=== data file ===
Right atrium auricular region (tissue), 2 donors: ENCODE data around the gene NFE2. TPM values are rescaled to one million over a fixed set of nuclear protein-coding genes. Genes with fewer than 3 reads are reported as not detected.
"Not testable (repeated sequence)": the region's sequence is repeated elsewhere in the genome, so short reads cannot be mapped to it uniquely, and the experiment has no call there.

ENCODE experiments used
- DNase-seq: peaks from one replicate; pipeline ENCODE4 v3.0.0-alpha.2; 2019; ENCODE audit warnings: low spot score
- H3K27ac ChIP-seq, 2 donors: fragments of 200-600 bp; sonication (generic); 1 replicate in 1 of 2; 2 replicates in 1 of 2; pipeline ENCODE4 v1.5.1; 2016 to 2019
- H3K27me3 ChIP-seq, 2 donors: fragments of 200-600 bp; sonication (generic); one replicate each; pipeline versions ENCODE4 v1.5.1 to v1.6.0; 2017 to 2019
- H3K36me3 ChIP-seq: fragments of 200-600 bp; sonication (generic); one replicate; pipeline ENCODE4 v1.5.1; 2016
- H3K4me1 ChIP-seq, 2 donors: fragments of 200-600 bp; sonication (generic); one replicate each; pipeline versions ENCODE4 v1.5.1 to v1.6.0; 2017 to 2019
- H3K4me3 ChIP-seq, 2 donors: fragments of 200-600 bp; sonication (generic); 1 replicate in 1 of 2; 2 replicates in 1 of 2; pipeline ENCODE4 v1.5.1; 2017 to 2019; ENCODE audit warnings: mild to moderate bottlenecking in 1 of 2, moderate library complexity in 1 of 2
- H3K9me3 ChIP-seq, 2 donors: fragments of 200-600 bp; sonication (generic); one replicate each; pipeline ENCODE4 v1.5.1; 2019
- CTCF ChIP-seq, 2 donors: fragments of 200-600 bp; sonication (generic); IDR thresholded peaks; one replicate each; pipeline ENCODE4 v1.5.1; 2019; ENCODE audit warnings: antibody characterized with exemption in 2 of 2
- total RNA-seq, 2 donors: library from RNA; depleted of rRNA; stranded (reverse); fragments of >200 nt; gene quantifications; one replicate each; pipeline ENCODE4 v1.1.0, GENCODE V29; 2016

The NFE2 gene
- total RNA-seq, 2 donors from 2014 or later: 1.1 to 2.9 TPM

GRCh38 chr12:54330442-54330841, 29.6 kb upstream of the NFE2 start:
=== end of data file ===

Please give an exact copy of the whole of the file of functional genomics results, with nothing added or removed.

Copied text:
Right atrium auricular region (tissue), 2 donors: ENCODE data around the gene NFE2. TPM values are rescaled to one million over a fixed set of nuclear protein-coding genes. Genes with fewer than 3 reads are reported as not detected.
"Not testable (repeated sequence)": the region's sequence is repeated elsewhere in the genome, so short reads cannot be mapped to it uniquely, and the experiment has no call there.

ENCODE experiments used
- DNase-seq: peaks from one replicate; pipeline ENCODE4 v3.0.0-alpha.2; 2019; ENCODE audit warnings: low spot score
- H3K27ac ChIP-seq, 2 donors: fragments of 200-600 bp; sonication (generic); 1 replicate in 1 of 2; 2 replicates in 1 of 2; pipeline ENCODE4 v1.5.1; 2016 to 2019
- H3K27me3 ChIP-seq, 2 donors: fragments of 200-600 bp; sonication (generic); one replicate each; pipeline versions ENCODE4 v1.5.1 to v1.6.0; 2017 to 2019
- H3K36me3 ChIP-seq: fragments of 200-600 bp; sonication (generic); one replicate; pipeline ENCODE4 v1.5.1; 2016
- H3K4me1 ChIP-seq, 2 donors: fragments of 200-600 bp; sonication (generic); one replicate each; pipeline versions ENCODE4 v1.5.1 to v1.6.0; 2017 to 2019
- H3K4me3 ChIP-seq, 2 donors: fragments of 200-600 bp; sonication (generic); 1 replicate in 1 of 2; 2 replicates in 1 of 2; pipeline ENCODE4 v1.5.1; 2017 to 2019; ENCODE audit warnings: mild to moderate bottlenecking in 1 of 2, moderate library complexity in 1 of 2
- H3K9me3 ChIP-seq, 2 donors: fragments of 200-600 bp; sonication (generic); one replicate each; pipeline ENCODE4 v1.5.1; 2019
- CTCF ChIP-seq, 2 donors: fragments of 200-600 bp; sonication (generic); IDR thresholded peaks; one replicate each; pipeline ENCODE4 v1.5.1; 2019; ENCODE audit warnings: antibody characterized with exemption in 2 of 2
- total RNA-seq, 2 donors: library from RNA; depleted of rRNA; stranded (reverse); fragments of >200 nt; gene quantifications; one replicate each; pipeline ENCODE4 v1.1.0, GENCODE V29; 2016

The NFE2 gene
- total RNA-seq, 2 donors from 2014 or later: 1.1 to 2.9 TPM

GRCh38 chr12:54330442-54330841, 29.6 kb upstream of the NFE2 start: